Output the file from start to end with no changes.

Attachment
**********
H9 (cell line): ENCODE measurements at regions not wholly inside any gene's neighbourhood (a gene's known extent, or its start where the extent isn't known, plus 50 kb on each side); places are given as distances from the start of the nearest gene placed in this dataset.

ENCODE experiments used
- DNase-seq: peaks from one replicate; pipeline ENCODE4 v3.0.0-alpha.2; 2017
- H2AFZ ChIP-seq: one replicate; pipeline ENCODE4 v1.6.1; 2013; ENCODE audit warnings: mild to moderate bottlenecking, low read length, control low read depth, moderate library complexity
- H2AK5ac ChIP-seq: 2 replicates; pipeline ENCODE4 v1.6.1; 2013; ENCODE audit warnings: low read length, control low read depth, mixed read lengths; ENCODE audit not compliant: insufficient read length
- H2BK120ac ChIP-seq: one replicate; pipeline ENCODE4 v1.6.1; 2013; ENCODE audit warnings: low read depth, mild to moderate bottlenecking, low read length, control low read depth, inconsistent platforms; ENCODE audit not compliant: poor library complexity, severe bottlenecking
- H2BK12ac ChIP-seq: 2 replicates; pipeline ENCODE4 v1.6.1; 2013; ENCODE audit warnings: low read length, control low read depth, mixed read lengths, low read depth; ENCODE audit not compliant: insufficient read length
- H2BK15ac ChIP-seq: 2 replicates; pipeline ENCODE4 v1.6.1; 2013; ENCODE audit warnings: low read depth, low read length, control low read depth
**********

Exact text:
H9 (cell line): ENCODE measurements at regions not wholly inside any gene's neighbourhood (a gene's known extent, or its start where the extent isn't known, plus 50 kb on each side); places are given as distances from the start of the nearest gene placed in this dataset.

ENCODE experiments used
- DNase-seq: peaks from one replicate; pipeline ENCODE4 v3.0.0-alpha.2; 2017
- H2AFZ ChIP-seq: one replicate; pipeline ENCODE4 v1.6.1; 2013; ENCODE audit warnings: mild to moderate bottlenecking, low read length, control low read depth, moderate library complexity
- H2AK5ac ChIP-seq: 2 replicates; pipeline ENCODE4 v1.6.1; 2013; ENCODE audit warnings: low read length, control low read depth, mixed read lengths; ENCODE audit not compliant: insufficient read length
- H2BK120ac ChIP-seq: one replicate; pipeline ENCODE4 v1.6.1; 2013; ENCODE audit warnings: low read depth, mild to moderate bottlenecking, low read length, control low read depth, inconsistent platforms; ENCODE audit not compliant: poor library complexity, severe bottlenecking
- H2BK12ac ChIP-seq: 2 replicates; pipeline ENCODE4 v1.6.1; 2013; ENCODE audit warnings: low read length, control low read depth, mixed read lengths, low read depth; ENCODE audit not compliant: insufficient read length
- H2BK15ac ChIP-seq: 2 replicates; pipeline ENCODE4 v1.6.1; 2013; ENCODE audit warnings: low read depth, low read length, control low read depth